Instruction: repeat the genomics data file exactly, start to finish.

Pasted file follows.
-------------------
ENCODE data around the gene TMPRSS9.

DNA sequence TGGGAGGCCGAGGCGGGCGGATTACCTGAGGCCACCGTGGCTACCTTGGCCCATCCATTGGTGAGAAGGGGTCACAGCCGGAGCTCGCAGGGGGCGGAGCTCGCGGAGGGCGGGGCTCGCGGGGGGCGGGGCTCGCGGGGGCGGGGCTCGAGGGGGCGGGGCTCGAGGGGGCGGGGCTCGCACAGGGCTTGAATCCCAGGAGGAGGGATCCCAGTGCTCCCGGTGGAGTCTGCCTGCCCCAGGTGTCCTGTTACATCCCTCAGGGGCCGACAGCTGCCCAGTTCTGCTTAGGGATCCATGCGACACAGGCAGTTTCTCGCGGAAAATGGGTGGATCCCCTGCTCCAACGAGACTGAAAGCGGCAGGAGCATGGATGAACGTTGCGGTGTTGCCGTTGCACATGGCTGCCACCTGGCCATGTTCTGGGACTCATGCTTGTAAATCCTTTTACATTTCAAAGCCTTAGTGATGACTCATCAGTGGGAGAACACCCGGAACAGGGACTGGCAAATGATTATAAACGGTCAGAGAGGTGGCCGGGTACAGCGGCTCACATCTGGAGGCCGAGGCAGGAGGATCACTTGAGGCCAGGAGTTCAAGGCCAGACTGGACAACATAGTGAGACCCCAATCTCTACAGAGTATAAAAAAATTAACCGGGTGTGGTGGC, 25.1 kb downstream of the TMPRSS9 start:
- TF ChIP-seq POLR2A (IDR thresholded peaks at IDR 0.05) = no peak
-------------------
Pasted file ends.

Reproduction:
ENCODE data around the gene TMPRSS9.

DNA sequence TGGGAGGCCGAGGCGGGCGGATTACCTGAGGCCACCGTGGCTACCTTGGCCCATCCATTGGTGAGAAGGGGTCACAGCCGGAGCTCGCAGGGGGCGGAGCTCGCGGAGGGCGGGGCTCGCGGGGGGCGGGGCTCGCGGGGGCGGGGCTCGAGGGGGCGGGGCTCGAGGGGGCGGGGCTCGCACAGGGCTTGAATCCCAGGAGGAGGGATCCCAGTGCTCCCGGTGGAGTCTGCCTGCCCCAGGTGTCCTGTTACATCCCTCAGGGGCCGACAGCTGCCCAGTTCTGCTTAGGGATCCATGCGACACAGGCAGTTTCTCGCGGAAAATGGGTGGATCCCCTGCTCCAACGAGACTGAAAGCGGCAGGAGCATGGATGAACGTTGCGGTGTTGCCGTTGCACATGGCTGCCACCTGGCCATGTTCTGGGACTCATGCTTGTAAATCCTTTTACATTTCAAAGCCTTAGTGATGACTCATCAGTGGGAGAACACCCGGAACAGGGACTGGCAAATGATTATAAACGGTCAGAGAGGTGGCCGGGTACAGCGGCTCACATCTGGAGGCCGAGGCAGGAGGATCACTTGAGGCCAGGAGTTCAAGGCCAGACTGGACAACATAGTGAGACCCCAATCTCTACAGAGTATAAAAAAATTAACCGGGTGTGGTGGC, 25.1 kb downstream of the TMPRSS9 start:
- TF ChIP-seq POLR2A (IDR thresholded peaks at IDR 0.05) = no peak